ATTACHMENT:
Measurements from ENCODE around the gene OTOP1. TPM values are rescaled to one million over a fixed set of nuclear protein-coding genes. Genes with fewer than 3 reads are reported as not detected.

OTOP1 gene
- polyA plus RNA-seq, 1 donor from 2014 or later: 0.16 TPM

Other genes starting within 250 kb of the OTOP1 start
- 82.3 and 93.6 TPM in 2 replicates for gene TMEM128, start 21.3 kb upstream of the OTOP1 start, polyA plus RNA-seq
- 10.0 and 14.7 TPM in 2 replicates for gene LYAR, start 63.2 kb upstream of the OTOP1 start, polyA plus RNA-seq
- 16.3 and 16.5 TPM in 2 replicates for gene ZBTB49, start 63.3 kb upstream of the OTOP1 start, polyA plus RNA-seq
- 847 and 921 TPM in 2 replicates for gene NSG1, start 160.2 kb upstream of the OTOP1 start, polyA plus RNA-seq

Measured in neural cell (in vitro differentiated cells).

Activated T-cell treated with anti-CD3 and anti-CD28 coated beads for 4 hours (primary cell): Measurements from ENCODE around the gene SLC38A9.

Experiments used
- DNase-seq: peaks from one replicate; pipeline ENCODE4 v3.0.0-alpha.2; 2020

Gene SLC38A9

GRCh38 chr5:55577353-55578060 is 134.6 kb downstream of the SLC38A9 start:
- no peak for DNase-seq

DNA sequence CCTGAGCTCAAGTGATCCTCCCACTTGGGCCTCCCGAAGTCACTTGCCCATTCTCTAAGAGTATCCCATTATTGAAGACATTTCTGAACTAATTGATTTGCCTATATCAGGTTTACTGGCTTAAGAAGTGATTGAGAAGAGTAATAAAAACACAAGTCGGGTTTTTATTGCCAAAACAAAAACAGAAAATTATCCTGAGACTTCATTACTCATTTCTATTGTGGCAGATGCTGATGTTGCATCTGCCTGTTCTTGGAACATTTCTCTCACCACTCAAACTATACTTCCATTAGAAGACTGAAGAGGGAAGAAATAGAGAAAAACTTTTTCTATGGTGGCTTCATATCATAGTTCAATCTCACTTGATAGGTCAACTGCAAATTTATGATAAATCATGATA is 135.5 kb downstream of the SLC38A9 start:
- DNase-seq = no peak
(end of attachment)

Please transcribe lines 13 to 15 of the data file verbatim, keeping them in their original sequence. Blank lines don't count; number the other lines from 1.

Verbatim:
Gene SLC38A9

GRCh38 chr5:55577353-55578060 is 134.6 kb downstream of the SLC38A9 start:
- no peak for DNase-seq